This episode of the Mr Barton Maths Podcast is kindly supported by Arc Maths.
You can find more information about their app for helping students remember those crucial maths skills – and register for a free trial – at arceducation.co.uk/for-schools/
Hello, and welcome to another episode of the Mr Barton Maths Podcast, with me Craig Barton.
This time around I spoke to Dan Draper
I have been a big fan of Dan’s work for a few years now. Along with last episode’s guest, Paul Rowlandson, Dan’s blog is one of the few I have notifications on for new posts because I find it essential reading. I love the way Dan reflects on his thinking from the ideas he tries out in his lessons. The About section of the blog sums this up perfectly:
This blog is primarily a space to tease out ideas about education generally and secondary mathematics education specifically. By writing down my ideas I find it easier to bring them into some kind of coherence in my own mind.
This blog is not meant to be informative and authoritative, but speculative.
The conversations and debate started by posting ideas here has been immensely valuable to my growth as a classroom practitioner, so please get in touch if you disagree or if you’re doing something brilliant that gets to what I’m trying to articulate in my ham-fisted way.
When planning the discussion, Dan and I decided to focus on two key areas: overlearning and conceptual leaps, and then chucked on a bit on curriculum sequencing at the end for a bonus! I thoroughly enjoyed this conversation, and learned loads – Dan is brilliant to chat to.
The examples Dan shares are here:
1) What does ‘overlearning’ look like? Not teaching integration by parts to year 7… but how can you take a concept/representation and stretch it, almost to absurdity to make sure it remains robust enough to do what we need to do – for example using grid method with operations with integers and fractions (14×52 and two thirds for example)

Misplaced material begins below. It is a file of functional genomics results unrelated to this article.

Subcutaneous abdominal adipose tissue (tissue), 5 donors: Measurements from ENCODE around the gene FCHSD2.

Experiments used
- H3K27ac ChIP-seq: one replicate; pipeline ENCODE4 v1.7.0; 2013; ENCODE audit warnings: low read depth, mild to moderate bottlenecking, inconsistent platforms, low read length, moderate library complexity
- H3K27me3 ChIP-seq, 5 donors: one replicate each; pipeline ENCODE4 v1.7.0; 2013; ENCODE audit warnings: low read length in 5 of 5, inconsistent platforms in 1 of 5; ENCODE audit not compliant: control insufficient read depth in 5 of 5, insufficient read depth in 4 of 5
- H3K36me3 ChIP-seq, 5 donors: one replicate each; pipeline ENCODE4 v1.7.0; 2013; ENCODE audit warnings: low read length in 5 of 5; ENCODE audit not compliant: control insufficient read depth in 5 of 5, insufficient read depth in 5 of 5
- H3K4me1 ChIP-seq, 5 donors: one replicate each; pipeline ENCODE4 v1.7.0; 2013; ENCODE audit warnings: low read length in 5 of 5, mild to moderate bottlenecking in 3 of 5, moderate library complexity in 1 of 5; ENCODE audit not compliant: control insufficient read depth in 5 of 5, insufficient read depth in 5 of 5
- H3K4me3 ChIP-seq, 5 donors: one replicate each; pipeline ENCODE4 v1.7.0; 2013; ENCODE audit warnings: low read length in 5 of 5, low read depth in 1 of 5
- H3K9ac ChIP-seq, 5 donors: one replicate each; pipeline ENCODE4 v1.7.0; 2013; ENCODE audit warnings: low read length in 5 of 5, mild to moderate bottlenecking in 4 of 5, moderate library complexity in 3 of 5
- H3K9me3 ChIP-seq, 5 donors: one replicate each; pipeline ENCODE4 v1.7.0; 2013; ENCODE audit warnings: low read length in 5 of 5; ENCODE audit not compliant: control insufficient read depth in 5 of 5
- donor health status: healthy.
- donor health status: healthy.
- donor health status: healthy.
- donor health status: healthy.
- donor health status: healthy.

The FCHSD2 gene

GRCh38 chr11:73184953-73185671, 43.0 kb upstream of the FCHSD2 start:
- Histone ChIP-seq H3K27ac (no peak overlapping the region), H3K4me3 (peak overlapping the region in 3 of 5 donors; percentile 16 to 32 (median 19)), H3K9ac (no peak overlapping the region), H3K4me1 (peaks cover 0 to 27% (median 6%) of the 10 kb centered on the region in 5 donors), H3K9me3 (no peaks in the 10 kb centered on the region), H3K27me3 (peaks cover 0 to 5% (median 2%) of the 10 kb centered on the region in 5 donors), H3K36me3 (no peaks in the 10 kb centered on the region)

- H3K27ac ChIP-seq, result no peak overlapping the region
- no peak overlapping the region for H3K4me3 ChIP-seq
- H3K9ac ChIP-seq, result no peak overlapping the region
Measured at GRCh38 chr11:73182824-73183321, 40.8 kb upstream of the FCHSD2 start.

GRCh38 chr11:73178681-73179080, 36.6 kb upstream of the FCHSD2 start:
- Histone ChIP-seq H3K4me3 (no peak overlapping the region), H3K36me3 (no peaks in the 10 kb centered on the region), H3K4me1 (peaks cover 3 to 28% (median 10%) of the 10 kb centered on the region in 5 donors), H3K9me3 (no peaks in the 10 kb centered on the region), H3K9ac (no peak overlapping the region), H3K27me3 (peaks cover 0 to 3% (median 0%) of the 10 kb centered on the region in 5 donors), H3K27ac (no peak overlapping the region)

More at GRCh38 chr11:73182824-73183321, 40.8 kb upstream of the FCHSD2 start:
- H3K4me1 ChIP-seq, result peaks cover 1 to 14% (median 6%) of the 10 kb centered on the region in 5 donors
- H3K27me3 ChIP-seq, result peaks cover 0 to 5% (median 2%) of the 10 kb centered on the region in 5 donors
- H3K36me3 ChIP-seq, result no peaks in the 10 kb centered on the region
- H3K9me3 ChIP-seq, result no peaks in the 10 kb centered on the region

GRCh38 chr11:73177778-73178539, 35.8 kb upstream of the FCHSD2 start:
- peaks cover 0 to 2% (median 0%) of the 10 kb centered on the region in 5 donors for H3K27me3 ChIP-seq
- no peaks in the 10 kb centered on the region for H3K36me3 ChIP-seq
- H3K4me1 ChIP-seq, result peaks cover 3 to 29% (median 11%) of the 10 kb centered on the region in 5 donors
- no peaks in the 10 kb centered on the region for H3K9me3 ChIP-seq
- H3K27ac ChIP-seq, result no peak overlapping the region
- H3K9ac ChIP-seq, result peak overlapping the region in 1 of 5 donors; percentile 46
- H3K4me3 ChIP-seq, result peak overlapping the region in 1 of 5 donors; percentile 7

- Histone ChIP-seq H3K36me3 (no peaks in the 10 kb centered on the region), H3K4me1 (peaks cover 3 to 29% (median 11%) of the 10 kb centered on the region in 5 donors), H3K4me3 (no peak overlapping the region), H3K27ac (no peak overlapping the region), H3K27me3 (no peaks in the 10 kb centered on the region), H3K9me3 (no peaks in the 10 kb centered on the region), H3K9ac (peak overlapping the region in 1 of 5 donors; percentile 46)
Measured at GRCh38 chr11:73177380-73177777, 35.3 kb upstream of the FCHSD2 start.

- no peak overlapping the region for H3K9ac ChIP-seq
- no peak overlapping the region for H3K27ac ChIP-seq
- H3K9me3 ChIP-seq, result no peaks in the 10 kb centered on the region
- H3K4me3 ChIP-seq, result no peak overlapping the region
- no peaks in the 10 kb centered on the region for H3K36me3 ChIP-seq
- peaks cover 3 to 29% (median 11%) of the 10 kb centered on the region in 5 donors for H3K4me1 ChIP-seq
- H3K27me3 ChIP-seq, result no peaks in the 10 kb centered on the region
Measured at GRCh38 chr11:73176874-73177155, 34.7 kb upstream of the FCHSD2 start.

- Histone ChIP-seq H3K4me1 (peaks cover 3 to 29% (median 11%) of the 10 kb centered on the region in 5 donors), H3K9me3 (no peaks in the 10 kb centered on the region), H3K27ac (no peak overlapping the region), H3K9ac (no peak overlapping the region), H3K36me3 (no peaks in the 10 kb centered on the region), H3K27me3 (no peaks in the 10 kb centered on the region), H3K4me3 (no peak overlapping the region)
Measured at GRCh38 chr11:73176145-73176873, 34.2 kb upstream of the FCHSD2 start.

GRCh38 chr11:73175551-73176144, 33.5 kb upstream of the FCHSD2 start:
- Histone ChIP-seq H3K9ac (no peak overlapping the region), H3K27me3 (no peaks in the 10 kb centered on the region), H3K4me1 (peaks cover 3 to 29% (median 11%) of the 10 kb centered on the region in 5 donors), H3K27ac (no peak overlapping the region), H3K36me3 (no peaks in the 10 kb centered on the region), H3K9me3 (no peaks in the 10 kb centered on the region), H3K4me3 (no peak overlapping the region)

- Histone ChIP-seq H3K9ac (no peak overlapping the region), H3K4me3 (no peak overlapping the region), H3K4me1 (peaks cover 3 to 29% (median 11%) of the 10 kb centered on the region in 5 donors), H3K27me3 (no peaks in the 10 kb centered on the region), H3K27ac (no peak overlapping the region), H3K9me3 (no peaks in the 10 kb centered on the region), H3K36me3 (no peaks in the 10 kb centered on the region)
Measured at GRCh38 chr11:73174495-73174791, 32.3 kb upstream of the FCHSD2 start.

Taking the most basic definition and STILL providing examples for depth like the examples below:
when does the gif below go from being 32 to 3 squared?
even ‘simple’ graph work:
this example with vectors
2) Conceptual leaps: like how the top four images here represent a square number but three of them are shown with CUBES!? No wonder kids get it wrapped round their neck when we look at three dimensional properties etc.
Trying to isolate the actual thing you want kids to focus on like the VT Bearings task I set too:
making meaning out of y=mx+cME: It’s DEAD good that four variables can generate ANY straight line on a 2D plane!!!!! m is the slope and c is the intercept like we’ve painstakingly derived every so carefully.
ME, internally: Oh ayup hang on, negative symbols in these equations contribute to completely different meanings, with a negative m ‘flipping’ and a negative c translating.
just nice BITS: So the huge difficulty my top set 11s had with seeing that I’d done (45/46)x9 non-algorithmically and instead done 9-(9/46). So we unpicked it and linked it to mental calculations with integers (anything multiplied by 19 as 20x-x) and expanding brackets ( 9(1-(45/46)) ) etc. stunning rich depth stuff that does not and cannot fit into a scheme of learning.
This as a structural appreciation:
On Twitter Dan is: @MrDraperMaths
Dan’s blog is: mrdrapermaths.wordpress.com
My free course all about the Ultimate Scheme of Work 2.0 is here and the massive spreadsheet is here.
My new course, Supercharging worked examples using variation and self-explanation, is here
Dan Draper’s Big 3
1. Spurious correlations
3. Interactive live stats
My usual plugs:
- You can help support the podcast (and get an interactive transcript of all new episodes) via my Patreon page at patreon.com/mrbartonmaths
- If you are interested in sponsoring an episode of the show, then please visit this page
- You can sign up for my free Tips for Teachers newsletter and my free Eedi newsletter
- My online courses are here: craigbarton.podia.com
- My books are “Tips for Teachers“, “Reflect, Expect, Check, Explain” and “How I wish I’d taught maths”
2 thoughts on “#157 Dan Draper: Overlearning and conceptual leaps”
Hi Craig, I’m enjoying this episode (still half-way through!). Could you help out with the Shing Lee textbooks? I’ve had a bit of a search online but am finding it slightly confusing – there might be different ones available in Singapore from in the UK – and I’m not sure exactly which ones Dan was recommending. Thank you!
Hi can you fix the pictures they are not appearing?